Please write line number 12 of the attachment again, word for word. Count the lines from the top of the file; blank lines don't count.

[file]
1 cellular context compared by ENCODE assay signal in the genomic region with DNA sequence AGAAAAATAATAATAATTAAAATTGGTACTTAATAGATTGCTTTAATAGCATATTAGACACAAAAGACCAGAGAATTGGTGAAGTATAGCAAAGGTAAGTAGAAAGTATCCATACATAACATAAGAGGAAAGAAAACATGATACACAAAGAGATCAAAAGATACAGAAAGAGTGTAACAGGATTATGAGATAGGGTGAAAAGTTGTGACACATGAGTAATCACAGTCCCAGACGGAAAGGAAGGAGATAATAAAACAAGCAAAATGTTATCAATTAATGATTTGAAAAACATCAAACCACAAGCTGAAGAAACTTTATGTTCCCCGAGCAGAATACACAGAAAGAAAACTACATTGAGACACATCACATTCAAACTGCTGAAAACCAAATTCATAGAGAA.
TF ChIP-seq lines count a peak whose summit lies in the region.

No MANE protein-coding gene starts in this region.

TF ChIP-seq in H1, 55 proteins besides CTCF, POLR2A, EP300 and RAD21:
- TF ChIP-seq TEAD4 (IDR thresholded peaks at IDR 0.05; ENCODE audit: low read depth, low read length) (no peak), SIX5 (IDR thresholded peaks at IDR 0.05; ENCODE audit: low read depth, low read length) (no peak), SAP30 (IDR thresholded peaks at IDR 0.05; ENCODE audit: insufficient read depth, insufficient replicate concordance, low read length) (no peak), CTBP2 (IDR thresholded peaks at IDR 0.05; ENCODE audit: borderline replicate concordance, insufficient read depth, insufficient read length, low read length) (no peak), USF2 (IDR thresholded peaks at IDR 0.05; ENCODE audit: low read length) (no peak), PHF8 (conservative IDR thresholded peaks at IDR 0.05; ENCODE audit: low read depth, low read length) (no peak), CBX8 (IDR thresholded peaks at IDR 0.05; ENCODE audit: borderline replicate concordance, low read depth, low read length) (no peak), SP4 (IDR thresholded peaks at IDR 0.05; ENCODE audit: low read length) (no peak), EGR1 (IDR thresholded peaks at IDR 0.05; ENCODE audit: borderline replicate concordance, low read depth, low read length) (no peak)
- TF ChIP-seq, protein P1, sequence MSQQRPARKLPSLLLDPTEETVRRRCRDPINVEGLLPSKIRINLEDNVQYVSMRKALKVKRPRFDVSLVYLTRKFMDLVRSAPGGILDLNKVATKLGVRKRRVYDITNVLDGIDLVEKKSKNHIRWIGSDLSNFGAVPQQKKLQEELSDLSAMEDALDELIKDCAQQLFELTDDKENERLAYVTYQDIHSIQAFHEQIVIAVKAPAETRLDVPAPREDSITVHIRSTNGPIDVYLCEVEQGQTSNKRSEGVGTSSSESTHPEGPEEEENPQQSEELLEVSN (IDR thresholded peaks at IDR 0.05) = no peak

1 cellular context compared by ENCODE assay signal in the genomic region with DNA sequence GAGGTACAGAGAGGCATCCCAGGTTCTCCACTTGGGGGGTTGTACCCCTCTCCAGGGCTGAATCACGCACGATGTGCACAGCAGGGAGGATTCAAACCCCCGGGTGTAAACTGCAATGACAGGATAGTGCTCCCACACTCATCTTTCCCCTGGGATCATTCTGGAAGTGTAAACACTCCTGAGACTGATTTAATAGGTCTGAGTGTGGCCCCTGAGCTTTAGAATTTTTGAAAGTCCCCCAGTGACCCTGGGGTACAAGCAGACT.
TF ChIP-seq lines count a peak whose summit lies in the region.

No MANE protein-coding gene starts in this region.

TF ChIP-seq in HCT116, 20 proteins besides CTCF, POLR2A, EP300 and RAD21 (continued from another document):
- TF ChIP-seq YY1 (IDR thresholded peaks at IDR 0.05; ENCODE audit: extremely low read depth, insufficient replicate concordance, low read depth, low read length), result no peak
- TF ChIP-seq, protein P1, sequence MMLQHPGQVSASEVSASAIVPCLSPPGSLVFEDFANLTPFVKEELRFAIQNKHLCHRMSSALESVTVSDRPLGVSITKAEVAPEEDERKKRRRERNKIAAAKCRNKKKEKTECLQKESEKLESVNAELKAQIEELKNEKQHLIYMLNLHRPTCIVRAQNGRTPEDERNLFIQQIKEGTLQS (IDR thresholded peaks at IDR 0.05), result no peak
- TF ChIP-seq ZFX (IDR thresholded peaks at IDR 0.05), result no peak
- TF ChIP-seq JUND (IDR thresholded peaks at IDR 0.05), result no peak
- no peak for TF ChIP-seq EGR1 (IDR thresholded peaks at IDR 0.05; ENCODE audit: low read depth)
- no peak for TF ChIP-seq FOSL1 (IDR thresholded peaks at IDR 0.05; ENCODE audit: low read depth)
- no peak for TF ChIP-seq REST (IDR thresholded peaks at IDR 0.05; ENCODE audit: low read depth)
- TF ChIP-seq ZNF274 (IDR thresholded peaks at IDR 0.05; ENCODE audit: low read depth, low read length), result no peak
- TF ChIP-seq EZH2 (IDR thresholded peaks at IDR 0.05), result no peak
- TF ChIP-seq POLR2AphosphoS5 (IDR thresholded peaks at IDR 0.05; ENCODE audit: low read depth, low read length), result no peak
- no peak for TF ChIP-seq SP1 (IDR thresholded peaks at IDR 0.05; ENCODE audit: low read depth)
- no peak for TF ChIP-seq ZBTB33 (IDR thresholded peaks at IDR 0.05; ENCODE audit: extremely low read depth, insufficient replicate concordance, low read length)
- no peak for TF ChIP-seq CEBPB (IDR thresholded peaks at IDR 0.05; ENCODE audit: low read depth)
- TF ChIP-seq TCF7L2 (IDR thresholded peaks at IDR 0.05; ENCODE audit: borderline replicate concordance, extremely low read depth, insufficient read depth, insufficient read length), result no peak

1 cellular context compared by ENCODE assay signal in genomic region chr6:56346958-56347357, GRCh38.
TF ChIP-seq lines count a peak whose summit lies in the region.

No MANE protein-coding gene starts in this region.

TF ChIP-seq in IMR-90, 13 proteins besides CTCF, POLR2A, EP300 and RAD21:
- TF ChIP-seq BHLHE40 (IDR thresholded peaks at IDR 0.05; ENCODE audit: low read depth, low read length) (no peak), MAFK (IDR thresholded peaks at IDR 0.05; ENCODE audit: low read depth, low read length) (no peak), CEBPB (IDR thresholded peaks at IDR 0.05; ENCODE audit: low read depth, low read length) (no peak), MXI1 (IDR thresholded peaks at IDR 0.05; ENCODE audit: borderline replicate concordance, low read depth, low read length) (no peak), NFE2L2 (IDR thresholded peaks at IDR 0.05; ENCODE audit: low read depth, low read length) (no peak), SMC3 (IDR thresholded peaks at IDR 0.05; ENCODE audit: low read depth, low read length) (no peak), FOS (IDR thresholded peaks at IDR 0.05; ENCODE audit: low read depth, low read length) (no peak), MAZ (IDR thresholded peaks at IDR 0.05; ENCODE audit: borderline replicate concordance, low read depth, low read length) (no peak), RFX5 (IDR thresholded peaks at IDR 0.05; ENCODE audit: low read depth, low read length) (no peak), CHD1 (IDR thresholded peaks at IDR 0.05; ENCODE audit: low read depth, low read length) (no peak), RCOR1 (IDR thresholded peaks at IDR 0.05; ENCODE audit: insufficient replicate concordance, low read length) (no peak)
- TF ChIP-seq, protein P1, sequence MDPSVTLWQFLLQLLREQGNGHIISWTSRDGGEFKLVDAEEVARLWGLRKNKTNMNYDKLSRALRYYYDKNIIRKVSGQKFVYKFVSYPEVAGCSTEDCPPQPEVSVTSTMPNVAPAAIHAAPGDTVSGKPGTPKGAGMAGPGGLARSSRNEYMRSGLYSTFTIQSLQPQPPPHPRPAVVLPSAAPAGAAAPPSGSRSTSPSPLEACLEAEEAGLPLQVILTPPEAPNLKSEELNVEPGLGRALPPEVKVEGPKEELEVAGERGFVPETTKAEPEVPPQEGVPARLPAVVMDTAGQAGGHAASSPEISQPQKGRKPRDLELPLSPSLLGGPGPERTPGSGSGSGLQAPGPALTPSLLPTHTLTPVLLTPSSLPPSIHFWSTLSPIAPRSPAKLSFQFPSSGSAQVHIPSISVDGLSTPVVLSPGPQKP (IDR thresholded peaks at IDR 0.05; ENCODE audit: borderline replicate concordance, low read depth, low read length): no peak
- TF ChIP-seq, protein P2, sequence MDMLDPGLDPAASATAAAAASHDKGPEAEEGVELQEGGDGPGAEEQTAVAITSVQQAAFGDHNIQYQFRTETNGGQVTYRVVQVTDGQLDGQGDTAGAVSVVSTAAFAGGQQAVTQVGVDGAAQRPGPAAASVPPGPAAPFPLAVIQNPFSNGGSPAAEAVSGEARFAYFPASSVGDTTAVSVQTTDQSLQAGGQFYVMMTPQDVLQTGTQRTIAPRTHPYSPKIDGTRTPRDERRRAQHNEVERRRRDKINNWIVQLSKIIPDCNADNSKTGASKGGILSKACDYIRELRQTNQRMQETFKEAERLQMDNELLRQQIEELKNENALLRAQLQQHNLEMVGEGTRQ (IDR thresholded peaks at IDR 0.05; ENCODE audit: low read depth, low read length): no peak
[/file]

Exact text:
- TF ChIP-seq, protein P1, sequence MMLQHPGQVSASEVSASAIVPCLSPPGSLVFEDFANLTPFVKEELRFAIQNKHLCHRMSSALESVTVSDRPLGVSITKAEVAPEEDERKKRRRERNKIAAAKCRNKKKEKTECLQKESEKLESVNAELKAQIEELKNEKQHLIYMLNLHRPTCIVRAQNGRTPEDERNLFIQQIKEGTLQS (IDR thresholded peaks at IDR 0.05), result no peak